According to producer and director Andrew Gaines (The One and Only Dick Gregory), “For me, the personal experiences of Dick Gregory were like listening to a walking history lesson. It took only a few hours into my journey to make this film for me to realize that Dick Gregory was one of a kind, and I became totally consumed.” According to Christian Claxton Gregory, editor of his father's thoughts, “What a life, what a blessing. Dick Gregory was many things–he metamorphosed from athlete to comedian to activist to presidential candidate to nutritionist to social critic–at no point leaving behind the nucleus holding him together: love. Love–love for self, love for thy neighbor, love for humankind, love for nature–was the engine that powered his many manifestations.”
This is a very timely book that will remind many of us about the man, his work, and the times in which he lived. For those who know nothing about him this is an excellent overview of his life, thoughts and activities. More can be found here. Initially Dick Gregory came to prominence as a political satirist who was cool, calm and disarming in his delivery and analysis of domestic and world events. No person or issue was spared his razor-sharp insights. In his early days (1958-1961) as a stand-up comedian he spent a good deal of time trying to figure out what makes people laugh. “If young comics only knew that when there’s a little bit of hesitancy on laughing from the audience, it’s because you got a streak of brilliance that’s resented.” He further analyzed his position as a Black comedian and the Civil Rights movement of the 1960s. After making it big, Gregory was compared to Mark Twain, who he said, “... didn’t pull any punches … was the greatest social commentator of our times.” For modern comedians, social commentators, he had a no holds barred accolade for Lenny Bruce, who could present for three hours about real issues, and not just blather on, seeking approval from the audience.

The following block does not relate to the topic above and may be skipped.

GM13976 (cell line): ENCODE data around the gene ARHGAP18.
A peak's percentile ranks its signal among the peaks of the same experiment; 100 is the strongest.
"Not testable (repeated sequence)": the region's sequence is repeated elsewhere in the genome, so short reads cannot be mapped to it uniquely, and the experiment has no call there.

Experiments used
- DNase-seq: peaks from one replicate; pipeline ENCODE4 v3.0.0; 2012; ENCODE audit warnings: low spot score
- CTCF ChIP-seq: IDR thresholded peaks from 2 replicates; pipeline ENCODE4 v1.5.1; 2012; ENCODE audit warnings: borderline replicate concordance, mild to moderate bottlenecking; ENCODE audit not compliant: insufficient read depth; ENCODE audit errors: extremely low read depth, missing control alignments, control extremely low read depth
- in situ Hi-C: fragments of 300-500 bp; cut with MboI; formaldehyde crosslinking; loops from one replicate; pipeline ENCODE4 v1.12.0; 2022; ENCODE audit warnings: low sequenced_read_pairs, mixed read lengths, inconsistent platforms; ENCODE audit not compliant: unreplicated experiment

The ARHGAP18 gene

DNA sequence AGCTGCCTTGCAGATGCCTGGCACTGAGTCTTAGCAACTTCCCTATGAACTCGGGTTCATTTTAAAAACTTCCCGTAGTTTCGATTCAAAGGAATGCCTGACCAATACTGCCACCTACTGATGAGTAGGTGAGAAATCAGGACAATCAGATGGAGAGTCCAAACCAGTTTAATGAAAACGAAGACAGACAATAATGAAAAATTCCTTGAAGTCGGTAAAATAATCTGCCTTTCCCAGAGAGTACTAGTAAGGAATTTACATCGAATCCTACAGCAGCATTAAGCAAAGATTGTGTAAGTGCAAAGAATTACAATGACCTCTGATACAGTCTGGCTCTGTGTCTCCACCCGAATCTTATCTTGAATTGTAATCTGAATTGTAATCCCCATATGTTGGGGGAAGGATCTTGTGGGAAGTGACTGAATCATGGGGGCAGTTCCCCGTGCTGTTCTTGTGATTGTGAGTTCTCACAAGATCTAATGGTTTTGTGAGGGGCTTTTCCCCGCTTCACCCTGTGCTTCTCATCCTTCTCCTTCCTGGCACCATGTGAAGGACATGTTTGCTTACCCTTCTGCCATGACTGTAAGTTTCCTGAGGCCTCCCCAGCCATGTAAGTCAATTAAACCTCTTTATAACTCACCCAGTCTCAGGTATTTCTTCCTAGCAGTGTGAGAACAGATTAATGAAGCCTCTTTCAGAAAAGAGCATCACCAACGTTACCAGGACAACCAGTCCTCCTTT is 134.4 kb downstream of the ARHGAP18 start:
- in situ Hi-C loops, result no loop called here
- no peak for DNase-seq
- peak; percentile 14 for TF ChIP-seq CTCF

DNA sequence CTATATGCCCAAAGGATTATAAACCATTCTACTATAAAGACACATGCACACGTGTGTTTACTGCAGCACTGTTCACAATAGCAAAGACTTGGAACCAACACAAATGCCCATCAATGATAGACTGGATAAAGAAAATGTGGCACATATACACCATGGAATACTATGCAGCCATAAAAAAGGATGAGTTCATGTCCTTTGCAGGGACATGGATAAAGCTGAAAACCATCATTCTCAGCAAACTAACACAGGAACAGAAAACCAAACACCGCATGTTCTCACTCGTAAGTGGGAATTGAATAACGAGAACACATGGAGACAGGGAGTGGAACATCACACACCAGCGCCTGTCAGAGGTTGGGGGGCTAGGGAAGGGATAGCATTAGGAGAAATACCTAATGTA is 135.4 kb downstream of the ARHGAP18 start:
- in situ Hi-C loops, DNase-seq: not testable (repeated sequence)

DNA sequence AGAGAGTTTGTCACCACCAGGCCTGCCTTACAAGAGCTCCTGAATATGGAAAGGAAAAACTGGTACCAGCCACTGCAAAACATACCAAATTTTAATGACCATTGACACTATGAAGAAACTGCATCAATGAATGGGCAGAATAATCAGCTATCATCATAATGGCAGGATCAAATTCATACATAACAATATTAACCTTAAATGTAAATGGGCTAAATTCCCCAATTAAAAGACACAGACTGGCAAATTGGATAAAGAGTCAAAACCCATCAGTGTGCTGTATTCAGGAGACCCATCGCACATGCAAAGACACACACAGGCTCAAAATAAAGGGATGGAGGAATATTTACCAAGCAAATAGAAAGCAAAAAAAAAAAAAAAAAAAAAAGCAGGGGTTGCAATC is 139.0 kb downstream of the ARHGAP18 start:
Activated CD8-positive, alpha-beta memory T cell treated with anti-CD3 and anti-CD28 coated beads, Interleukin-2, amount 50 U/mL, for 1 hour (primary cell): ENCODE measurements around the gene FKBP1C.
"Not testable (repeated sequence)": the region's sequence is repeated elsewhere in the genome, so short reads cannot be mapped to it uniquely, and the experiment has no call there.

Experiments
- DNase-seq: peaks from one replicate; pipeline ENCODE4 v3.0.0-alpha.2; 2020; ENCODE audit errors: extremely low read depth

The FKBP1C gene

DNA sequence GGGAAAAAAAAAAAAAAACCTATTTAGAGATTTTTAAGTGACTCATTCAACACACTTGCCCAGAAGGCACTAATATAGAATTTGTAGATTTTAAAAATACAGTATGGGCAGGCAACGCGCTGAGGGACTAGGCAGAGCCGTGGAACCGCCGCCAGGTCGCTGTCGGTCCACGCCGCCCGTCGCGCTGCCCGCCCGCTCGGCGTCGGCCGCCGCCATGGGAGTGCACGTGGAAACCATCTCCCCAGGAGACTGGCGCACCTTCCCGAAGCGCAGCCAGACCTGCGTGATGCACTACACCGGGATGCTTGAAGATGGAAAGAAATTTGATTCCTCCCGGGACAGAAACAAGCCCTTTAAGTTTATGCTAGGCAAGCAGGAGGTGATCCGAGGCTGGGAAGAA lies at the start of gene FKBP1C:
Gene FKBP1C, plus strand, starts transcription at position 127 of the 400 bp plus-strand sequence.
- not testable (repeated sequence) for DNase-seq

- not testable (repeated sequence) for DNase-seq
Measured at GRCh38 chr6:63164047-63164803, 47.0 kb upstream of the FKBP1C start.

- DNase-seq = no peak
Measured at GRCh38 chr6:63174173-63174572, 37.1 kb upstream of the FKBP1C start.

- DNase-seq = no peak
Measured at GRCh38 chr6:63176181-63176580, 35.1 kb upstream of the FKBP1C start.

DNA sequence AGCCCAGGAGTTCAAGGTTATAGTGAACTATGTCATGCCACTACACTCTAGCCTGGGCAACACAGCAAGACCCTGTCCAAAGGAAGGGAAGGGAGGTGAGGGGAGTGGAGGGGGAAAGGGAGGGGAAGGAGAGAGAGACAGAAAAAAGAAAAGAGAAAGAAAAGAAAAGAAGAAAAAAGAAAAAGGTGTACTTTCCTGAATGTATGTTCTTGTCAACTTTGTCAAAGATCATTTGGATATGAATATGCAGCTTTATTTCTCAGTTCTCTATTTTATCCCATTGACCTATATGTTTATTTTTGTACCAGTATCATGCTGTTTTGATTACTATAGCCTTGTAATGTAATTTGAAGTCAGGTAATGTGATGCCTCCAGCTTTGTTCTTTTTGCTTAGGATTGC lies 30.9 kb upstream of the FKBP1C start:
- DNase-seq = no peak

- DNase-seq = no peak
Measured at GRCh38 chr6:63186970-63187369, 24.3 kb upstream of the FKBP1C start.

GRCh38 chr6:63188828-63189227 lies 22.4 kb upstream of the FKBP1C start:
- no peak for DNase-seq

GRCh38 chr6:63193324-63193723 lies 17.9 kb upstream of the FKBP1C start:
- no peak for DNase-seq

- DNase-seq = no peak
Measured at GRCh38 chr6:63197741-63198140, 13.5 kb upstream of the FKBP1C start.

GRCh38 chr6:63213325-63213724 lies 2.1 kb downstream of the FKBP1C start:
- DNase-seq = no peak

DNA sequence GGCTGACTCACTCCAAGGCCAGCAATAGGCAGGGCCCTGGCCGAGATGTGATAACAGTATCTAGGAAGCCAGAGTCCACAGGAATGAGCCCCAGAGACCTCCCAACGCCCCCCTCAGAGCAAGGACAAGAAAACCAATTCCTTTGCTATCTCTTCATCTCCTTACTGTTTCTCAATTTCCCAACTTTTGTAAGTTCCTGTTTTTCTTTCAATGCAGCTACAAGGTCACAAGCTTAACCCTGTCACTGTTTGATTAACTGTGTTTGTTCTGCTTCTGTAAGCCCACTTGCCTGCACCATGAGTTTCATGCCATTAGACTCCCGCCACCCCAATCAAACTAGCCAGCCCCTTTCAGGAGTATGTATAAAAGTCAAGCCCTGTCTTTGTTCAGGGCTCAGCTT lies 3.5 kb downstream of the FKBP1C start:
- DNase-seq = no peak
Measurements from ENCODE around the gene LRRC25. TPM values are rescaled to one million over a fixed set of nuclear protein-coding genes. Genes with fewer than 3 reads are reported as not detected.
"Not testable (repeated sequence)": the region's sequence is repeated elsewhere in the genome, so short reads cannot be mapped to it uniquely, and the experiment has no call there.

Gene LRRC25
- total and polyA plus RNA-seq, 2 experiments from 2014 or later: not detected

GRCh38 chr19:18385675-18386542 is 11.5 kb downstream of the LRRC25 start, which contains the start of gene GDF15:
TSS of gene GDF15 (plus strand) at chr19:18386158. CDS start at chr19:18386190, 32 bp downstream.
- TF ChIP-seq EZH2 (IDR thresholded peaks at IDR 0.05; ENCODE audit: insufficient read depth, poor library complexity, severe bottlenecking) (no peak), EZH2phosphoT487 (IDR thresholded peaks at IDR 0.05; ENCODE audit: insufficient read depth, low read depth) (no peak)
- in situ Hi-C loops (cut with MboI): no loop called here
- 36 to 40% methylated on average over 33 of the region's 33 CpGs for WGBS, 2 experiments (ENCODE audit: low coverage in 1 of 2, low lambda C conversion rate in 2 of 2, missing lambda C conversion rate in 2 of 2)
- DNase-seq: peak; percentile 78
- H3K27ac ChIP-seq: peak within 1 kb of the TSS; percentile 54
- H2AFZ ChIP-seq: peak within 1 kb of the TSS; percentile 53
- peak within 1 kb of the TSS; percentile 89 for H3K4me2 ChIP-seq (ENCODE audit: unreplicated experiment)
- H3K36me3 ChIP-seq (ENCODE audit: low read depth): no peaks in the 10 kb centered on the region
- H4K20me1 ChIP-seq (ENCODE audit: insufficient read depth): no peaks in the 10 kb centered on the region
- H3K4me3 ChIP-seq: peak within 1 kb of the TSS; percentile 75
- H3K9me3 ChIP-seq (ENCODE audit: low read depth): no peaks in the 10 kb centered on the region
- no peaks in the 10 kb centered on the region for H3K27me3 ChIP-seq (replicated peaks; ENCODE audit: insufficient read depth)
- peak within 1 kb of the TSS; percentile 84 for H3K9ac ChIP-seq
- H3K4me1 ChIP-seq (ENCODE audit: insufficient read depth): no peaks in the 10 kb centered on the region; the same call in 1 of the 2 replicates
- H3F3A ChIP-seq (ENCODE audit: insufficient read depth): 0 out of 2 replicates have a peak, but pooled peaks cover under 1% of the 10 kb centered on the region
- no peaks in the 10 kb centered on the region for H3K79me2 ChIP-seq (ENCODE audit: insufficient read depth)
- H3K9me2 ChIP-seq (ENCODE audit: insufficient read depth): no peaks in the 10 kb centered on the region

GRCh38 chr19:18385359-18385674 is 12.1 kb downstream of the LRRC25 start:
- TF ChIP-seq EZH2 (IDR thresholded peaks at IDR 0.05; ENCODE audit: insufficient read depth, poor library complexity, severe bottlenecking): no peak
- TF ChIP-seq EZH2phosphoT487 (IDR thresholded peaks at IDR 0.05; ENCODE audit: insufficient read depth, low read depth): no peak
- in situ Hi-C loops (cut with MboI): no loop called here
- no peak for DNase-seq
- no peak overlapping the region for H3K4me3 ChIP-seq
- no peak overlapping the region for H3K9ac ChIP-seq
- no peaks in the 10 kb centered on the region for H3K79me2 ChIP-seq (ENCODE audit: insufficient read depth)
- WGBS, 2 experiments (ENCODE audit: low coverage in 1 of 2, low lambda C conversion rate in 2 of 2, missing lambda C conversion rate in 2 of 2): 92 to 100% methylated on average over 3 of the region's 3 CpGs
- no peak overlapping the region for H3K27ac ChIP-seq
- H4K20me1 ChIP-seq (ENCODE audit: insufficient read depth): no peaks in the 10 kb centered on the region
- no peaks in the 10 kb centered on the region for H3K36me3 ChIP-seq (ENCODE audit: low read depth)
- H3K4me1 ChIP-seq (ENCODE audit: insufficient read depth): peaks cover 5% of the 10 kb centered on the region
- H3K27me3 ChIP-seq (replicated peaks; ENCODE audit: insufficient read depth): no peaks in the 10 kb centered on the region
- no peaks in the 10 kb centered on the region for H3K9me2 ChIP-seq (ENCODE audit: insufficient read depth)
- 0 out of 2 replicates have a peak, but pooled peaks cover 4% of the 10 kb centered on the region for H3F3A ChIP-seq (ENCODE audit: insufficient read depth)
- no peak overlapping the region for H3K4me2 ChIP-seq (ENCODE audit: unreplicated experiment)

On many issues Gregory was way ahead of his time, on other issues and events he might have been completely wrong. Reading this overview of his life, his interests, his focus, his actions, it is evident that he was more than a stand-up satirist. As compiled by his son, Christian Claxton Gregory, the book makes readers look at life from different perspectives, which is what his father did all the time--automatically and naturally. He had the tenacity, the unique vision, boldness and guts to put those ideas out there. Even though it is cold water on the face to realize how slow progress has been in major domestic and global arenas: racism, social, political and economic issues, it is worthwhile to remember that Dick Gregory put down some very big footprints for others to fill, which many satirists (comedians, filmmakers, TV hosts and others) are doing.